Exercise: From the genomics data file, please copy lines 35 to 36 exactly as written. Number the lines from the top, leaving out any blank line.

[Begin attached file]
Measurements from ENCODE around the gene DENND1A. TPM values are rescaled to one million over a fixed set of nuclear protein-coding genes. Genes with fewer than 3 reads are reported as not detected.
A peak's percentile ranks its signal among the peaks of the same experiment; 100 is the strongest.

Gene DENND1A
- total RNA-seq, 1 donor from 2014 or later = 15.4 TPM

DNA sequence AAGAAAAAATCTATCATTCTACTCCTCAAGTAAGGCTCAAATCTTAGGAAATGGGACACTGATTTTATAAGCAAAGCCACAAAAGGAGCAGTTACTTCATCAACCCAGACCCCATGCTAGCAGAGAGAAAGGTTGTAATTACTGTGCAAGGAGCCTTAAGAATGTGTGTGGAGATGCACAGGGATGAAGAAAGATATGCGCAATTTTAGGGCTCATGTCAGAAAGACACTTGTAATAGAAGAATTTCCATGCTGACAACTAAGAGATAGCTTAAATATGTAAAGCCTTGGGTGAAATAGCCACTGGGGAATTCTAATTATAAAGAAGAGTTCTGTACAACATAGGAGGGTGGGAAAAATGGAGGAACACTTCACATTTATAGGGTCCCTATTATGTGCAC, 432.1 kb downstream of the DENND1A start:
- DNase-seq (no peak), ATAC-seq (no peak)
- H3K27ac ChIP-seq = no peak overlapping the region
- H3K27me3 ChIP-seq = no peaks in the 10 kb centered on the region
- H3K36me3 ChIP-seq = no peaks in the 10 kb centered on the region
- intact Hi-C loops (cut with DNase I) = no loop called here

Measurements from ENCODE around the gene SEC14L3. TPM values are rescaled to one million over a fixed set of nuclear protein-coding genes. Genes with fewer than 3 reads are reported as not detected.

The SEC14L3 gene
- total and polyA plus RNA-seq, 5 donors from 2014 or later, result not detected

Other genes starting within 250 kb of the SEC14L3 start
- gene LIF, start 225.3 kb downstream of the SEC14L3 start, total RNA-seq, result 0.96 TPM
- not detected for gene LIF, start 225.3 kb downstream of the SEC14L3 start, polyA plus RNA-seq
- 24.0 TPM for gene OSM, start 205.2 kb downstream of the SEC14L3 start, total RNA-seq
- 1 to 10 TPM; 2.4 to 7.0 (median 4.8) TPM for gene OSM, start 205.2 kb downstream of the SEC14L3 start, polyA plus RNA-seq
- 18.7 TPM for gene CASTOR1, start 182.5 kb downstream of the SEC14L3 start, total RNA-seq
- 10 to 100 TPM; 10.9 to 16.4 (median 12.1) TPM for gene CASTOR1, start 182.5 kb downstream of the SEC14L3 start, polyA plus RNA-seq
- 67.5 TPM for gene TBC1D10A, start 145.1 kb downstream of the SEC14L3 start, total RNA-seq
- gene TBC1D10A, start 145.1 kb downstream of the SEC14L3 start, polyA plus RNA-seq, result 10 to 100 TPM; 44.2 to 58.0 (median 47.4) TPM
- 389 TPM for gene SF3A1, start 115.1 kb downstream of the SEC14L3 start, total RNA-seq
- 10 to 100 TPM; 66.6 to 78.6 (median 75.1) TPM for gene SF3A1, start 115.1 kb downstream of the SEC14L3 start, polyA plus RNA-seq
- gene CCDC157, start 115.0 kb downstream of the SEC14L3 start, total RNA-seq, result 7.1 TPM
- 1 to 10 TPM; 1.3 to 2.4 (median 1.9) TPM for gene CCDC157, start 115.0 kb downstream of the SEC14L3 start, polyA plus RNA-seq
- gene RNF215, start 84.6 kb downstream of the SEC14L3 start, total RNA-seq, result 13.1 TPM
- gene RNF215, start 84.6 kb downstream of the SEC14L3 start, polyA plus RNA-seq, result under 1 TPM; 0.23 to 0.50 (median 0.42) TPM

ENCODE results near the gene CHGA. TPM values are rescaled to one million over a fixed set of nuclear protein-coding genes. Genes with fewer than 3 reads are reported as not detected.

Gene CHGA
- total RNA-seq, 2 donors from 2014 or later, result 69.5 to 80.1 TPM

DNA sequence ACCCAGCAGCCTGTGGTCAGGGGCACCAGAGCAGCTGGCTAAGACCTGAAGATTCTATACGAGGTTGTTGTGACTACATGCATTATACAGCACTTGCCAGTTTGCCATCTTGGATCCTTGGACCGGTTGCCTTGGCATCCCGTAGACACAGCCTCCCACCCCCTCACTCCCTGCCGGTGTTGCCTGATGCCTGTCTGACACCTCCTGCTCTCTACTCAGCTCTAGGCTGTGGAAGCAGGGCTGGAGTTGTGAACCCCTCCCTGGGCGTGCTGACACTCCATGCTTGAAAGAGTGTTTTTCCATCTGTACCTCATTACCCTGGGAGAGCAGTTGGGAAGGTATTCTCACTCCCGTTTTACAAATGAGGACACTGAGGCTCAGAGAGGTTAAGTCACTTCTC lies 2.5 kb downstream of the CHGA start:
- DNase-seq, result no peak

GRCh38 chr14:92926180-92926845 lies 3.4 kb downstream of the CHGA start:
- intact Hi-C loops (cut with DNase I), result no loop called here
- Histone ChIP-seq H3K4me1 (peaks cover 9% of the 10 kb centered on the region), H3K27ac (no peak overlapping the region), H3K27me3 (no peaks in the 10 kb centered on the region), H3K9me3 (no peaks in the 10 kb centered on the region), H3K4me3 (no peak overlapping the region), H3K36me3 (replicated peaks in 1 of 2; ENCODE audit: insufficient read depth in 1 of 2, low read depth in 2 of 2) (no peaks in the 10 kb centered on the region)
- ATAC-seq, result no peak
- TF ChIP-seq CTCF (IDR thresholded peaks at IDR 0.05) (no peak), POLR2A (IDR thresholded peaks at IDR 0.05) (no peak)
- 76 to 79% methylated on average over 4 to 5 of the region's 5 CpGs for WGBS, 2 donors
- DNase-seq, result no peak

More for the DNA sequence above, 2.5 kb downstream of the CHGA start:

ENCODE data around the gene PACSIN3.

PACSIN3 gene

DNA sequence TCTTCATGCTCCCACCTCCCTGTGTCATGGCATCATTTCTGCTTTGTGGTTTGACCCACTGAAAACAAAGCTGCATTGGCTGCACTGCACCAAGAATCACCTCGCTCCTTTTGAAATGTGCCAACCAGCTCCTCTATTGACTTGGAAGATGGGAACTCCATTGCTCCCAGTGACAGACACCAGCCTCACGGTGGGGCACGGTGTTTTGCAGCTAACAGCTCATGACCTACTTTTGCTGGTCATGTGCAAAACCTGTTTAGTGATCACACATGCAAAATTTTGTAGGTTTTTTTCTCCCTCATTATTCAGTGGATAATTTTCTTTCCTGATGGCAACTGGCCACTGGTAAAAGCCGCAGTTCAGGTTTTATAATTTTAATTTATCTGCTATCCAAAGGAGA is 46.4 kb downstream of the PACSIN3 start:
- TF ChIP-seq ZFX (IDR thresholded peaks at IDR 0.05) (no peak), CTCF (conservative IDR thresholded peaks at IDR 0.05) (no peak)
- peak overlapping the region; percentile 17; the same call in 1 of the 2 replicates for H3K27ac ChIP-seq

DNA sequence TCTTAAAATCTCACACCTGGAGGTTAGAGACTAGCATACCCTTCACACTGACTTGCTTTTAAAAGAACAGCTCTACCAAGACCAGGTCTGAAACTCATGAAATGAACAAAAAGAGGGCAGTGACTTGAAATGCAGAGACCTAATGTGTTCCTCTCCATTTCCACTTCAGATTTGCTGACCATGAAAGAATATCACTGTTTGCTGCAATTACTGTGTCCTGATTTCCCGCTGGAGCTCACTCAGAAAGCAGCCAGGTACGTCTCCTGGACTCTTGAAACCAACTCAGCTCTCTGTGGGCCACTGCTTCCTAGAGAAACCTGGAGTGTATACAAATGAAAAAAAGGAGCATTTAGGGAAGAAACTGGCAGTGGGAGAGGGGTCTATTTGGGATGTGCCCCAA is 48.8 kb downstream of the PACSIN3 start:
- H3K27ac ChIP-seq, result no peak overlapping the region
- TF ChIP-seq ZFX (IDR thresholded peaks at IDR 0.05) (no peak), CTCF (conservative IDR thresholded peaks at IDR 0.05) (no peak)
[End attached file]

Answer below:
- intact Hi-C loops (cut with DNase I), result no loop called here
- Histone ChIP-seq H3K4me1 (peaks cover 9% of the 10 kb centered on the region), H3K27ac (no peak overlapping the region), H3K27me3 (no peaks in the 10 kb centered on the region), H3K9me3 (no peaks in the 10 kb centered on the region), H3K4me3 (no peak overlapping the region), H3K36me3 (replicated peaks in 1 of 2; ENCODE audit: insufficient read depth in 1 of 2, low read depth in 2 of 2) (no peaks in the 10 kb centered on the region)